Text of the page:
• That expected $5 billion fine that FB is said to have settled with the Federal Trade but has not been officially announced publicly. While $5 billion is a big chunk of change from nearly anyone’s pocketbook, investors should remember that FB already took a $3 billion charge in Q1 in anticipation of a multi-billion-dollar hit.

And if that doesn’t do it for you, think back to FB’s 2018 results:  Net income of $22.11 billion on $55.84 billion in revenue. And then there was its record-breaking Q1 of $15.1 billion in revenue.

Plus, the markets embraced the stock when the rumored $5 billion figure hit the headlines, reaching a fresh peak since the start of the year, possibly because it could signal that the end was near. It barely flinched when Libra was announced and the backlash began, possibly supporting Brown’s theory. The stock is up some 50% since the beginning of the year.

Analysts polled by FactSet expect Facebook to report Q2 earnings per share of $1.87, up nearly 7% from the year-ago result of $1.74 a share, and revenue of $16.5 billion, which would represent a 25% increase from $13.23 billion.

FB reports Wednesday, July 24 after the bell with a conference call at 5 p.m. ET.

FB Options Activity

The options market has priced in an expected share price move of about 5.9% in either direction around the earnings release, according to the Market Maker Move™ indicator on the thinkorswim® platform.

Volume in both puts and calls have been elevated. Puts have been most active at the 192.5 and 195 strikes, and calls have seen higher volume at the 205 through 210 strikes. The implied volatility sits at the 45th percentile as of Tuesday morning.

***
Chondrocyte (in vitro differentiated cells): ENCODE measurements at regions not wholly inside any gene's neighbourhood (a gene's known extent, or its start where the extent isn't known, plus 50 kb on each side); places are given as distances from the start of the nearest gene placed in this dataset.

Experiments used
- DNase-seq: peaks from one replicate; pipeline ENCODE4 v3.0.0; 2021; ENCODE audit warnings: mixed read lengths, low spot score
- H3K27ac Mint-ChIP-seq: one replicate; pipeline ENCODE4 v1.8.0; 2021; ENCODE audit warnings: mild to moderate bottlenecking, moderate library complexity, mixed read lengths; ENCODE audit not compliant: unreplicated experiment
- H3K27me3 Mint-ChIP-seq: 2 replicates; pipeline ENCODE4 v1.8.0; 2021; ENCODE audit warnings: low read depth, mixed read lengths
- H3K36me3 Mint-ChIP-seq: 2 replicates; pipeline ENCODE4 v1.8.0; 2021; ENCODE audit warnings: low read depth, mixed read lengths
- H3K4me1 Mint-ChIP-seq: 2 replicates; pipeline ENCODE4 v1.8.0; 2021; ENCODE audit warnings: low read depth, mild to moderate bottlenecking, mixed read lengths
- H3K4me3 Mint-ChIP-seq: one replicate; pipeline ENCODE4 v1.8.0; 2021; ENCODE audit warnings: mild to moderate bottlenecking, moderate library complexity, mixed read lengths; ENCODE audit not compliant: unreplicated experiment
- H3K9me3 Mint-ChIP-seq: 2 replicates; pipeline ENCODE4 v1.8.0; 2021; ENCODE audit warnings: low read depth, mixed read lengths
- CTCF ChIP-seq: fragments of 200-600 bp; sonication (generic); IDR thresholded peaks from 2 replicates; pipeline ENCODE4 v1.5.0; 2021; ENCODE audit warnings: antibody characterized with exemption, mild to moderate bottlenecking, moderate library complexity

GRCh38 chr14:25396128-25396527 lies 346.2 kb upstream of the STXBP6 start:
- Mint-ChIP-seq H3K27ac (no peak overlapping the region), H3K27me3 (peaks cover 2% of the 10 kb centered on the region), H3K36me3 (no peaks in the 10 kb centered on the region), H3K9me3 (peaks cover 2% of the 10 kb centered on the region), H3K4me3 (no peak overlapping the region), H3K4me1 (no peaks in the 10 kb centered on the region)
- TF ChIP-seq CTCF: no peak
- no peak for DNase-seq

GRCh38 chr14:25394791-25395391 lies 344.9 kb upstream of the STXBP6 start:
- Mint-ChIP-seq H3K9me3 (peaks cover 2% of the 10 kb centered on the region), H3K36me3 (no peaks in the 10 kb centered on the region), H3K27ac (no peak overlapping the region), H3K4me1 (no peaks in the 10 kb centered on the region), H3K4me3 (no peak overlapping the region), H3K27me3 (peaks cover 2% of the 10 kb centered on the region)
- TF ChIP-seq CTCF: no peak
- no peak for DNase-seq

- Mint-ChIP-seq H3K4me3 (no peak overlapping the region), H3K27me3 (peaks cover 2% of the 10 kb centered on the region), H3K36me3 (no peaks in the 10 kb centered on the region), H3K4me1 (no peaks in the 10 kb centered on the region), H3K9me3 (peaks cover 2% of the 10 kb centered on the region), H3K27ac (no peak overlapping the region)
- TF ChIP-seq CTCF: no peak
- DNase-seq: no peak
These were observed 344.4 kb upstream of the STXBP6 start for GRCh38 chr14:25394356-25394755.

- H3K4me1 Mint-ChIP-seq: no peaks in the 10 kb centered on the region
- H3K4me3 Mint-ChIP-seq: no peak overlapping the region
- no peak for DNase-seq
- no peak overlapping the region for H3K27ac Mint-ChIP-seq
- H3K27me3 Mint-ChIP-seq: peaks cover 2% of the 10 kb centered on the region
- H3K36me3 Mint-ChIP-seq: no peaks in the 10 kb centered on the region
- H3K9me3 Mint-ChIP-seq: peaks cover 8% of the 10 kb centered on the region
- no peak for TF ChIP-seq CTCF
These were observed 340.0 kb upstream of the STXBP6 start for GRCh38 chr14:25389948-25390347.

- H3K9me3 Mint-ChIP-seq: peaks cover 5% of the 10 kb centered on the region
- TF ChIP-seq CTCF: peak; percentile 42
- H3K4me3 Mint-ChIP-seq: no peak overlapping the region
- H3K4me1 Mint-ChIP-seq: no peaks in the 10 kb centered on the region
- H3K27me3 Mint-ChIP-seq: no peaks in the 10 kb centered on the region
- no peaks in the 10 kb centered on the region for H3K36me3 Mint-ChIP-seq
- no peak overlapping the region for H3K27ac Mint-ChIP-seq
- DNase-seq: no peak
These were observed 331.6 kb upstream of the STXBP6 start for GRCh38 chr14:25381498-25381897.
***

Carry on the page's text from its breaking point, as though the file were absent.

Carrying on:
Note: Call options represent the right, but not the obligation, to buy the underlying security at a predetermined price over a set period of time. Put options represent the right, but not the obligation, to sell the underlying security at a predetermined price over a set period of time.

TWTR’s Got a New Look

The pot is not nearly as full at TWTR, but investors might want to hear more about the short-messaging app’s tests to make conversation threads easier to follow. TWTR last week unveiled its latest plan to achieve that by using icons instead of labels in replies.

Will this help? Some would argue the platform’s interface isn’t that complicated to begin with.

Twitter also rolled out a new design with “a refreshed and updated website that’s faster, easier to navigate and more personalized,” according to the company’s release. Techies appear to have mixed feelings about it. The customization options look like they’re a hit, but some critics say they don’t like all the sidebar additions on the left. Change is never easy.

Some investors might want to know what those outages earlier in the month were all about. At the time, TWTR said the shutdown was due to an “internal configuration change,” but didn’t explain exactly what that meant and what might be the likelihood of it happening again.

And finally, TWTR said in late June that it was adding disclaimers to world leaders’ tweets that break the firm’s community standards if they are in the public interest.

How might TWTR determine where to draw the line between “public interest” and misinformation? “This is not about perceived bias but about providing more clarity if our rules have been broken,” a Twitter spokesperson told CNN Business.

TWTR is expected to report per-share earnings of $0.18—a 5.9% increase over the year-ago period—on revenue of $829 million—which would be a 16.6% lift from the year-ago period.

Twitter’s earnings are expected to be released on Friday, July 26, ahead of the market’s open.

TWTR Options Activity

The options market has priced in an expected share price move of about 9.4% in either direction around the earnings release, according to the Market Maker Move™ indicator on the thinkorswim® platform.

Call activity has been relatively light, but heaviest at the 37.5 and 39 strikes. Put volume has been heavier overall, with the highest concentration at the 35 strike. The implied volatility sits at the 41st percentile.